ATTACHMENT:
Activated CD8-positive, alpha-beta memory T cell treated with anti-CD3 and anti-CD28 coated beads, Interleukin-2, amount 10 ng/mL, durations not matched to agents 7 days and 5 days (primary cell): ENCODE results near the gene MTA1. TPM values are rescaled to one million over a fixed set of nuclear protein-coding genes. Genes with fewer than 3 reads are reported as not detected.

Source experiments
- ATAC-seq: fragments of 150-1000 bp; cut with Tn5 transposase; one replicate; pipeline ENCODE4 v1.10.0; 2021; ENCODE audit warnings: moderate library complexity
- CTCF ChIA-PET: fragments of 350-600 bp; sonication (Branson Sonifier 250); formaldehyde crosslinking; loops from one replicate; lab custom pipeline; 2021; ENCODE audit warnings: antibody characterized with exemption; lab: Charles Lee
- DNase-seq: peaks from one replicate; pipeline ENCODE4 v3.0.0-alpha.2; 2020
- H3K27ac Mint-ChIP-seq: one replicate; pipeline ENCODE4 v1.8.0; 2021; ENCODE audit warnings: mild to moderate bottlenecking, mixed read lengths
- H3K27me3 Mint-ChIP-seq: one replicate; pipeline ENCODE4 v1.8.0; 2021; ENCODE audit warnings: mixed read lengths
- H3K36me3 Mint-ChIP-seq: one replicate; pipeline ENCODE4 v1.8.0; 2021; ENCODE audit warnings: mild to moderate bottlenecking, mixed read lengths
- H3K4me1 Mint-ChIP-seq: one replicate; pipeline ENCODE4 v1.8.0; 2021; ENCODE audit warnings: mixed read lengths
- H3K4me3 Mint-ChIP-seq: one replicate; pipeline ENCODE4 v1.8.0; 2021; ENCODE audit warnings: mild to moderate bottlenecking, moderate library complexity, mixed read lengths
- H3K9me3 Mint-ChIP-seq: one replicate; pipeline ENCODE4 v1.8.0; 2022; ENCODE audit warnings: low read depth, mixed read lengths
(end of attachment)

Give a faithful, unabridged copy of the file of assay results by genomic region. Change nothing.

Activated CD8-positive, alpha-beta memory T cell treated with anti-CD3 and anti-CD28 coated beads, Interleukin-2, amount 10 ng/mL, durations not matched to agents 7 days and 5 days (primary cell): ENCODE results near the gene MTA1. TPM values are rescaled to one million over a fixed set of nuclear protein-coding genes. Genes with fewer than 3 reads are reported as not detected.

Source experiments
- ATAC-seq: fragments of 150-1000 bp; cut with Tn5 transposase; one replicate; pipeline ENCODE4 v1.10.0; 2021; ENCODE audit warnings: moderate library complexity
- CTCF ChIA-PET: fragments of 350-600 bp; sonication (Branson Sonifier 250); formaldehyde crosslinking; loops from one replicate; lab custom pipeline; 2021; ENCODE audit warnings: antibody characterized with exemption; lab: Charles Lee
- DNase-seq: peaks from one replicate; pipeline ENCODE4 v3.0.0-alpha.2; 2020
- H3K27ac Mint-ChIP-seq: one replicate; pipeline ENCODE4 v1.8.0; 2021; ENCODE audit warnings: mild to moderate bottlenecking, mixed read lengths
- H3K27me3 Mint-ChIP-seq: one replicate; pipeline ENCODE4 v1.8.0; 2021; ENCODE audit warnings: mixed read lengths
- H3K36me3 Mint-ChIP-seq: one replicate; pipeline ENCODE4 v1.8.0; 2021; ENCODE audit warnings: mild to moderate bottlenecking, mixed read lengths
- H3K4me1 Mint-ChIP-seq: one replicate; pipeline ENCODE4 v1.8.0; 2021; ENCODE audit warnings: mixed read lengths
- H3K4me3 Mint-ChIP-seq: one replicate; pipeline ENCODE4 v1.8.0; 2021; ENCODE audit warnings: mild to moderate bottlenecking, moderate library complexity, mixed read lengths
- H3K9me3 Mint-ChIP-seq: one replicate; pipeline ENCODE4 v1.8.0; 2022; ENCODE audit warnings: low read depth, mixed read lengths